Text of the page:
|European Case Law Identifier:||ECLI:EP:BA:2001:T026700.20011107|
|Date of decision:||07 November 2001|
|Case number:||T 0267/00|
|IPC class:||A61K 9/50|
|Language of proceedings:||EN|
|Download and more information:||
|Title of application:||Cross-linked microparticles and their use as therapeutic vehicles|
|Applicant name:||Quadrant Healthcare (UK) Limited|
|Relevant legal provisions:||
|Keywords:||Claims 15 and 16 added upon entry into the regional phase adequately supported by the disclosure in the application as filed; no violation of a Article 123(2) EPC; remittal to the department of first instance for further prosecution.|
Summary of Facts and Submissions
I. European patent application No. 95 940 381.7, published under the PCT as WO 96/18 388, was refused pursuant to Article 97(1) EPC by a decision of the examining division posted on 22 October 1998. The decision was based on claims 1 to 14 as published and claims 15 and 16. filed on 12 June 1997 upon entry into the regional phase before the EPO. The only independent claim is worded as follows:
"1. A sterile powder comprising smooth, spherical microparticles, 0.1 to 50 um in diameter, of cross-linked materials, the microparticles being hydrophilic and capable of reconstitution in water to give a mono-disperse suspension, and which additionally comprises a physiologically or diagnostically-active component linked directly or indirectly to microparticles via free functional groups thereon."
Dependent claims 2 to 14 relate to specific elaborations of the sterile powder according to claim 1. The claims added to those as published read as follows:
"15. A powder according to any of claims 1 to 11, wherein the active component is a cytotoxic agent.
16. Use of doxorubicin for the manufacture of a medicament comprising a powder according to claim 15, for the treatment of tumours showing the multidrug resistance phenotype."
II. The stated ground for the refusal was that claims 15 and 16 contravened Article 123(2) EPC. In its decision, the examining division stated that the features "cytotoxic agent" in claim 15 and "doxorubicin" in claim 16 were disclosed in the application as filed only in the context of specific examples and were moreover closely associated with the other features of these examples. Accordingly, it concluded that claims 15 and 16 contained generalisations of the above-mentioned features which were not supported by the disclosure in the originally filed document.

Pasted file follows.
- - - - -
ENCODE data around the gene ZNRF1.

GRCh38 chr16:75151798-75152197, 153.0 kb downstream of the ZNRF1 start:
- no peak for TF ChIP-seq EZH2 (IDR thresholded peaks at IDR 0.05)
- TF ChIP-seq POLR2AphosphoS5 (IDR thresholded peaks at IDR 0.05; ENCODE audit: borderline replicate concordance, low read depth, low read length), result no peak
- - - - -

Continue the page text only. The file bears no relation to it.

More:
III. The applicant lodged an appeal against this decision. In its statement setting out the grounds of appeal it referred to the statement made in decision T 201/83 (OJ EPO 1984, 481), to the effect that an amendment in a claim is allowable on the basis of a particular value described in a specific example, provided the skilled person could have readily recognised this value as not so closely associated with the other features of the example as to determine the effect of that embodiment of the invention as a whole in a unique manner and to a significant degree. It argued that the features "cytotoxic agent" and "doxorubicin" were not so closely associated with the other features of the respective examples and that this was immediately evident to the skilled person. The examining division had rejected this argument without explaining why the other features that were allegedly relevant were actually relevant in the context of the invention as opposed to specific embodiments.
IV. The appellant requested that the decision under appeal be set aside and that the application be remitted to the examining division for further examination, based on claims 1 to 16. According to its first, second and third auxiliary requests, the appellant requested remittal of the case for further prosecution on the basis of claims 1 to 15, 1 to 14 and 16, and 1 to 14, respectively.
Reasons for the Decision
1. The appeal is admissible.
2. All references below to support for the subject-matter of claims 15 and 16 in the application as filed are to the international application as published under the PCT (WO 96/18 388).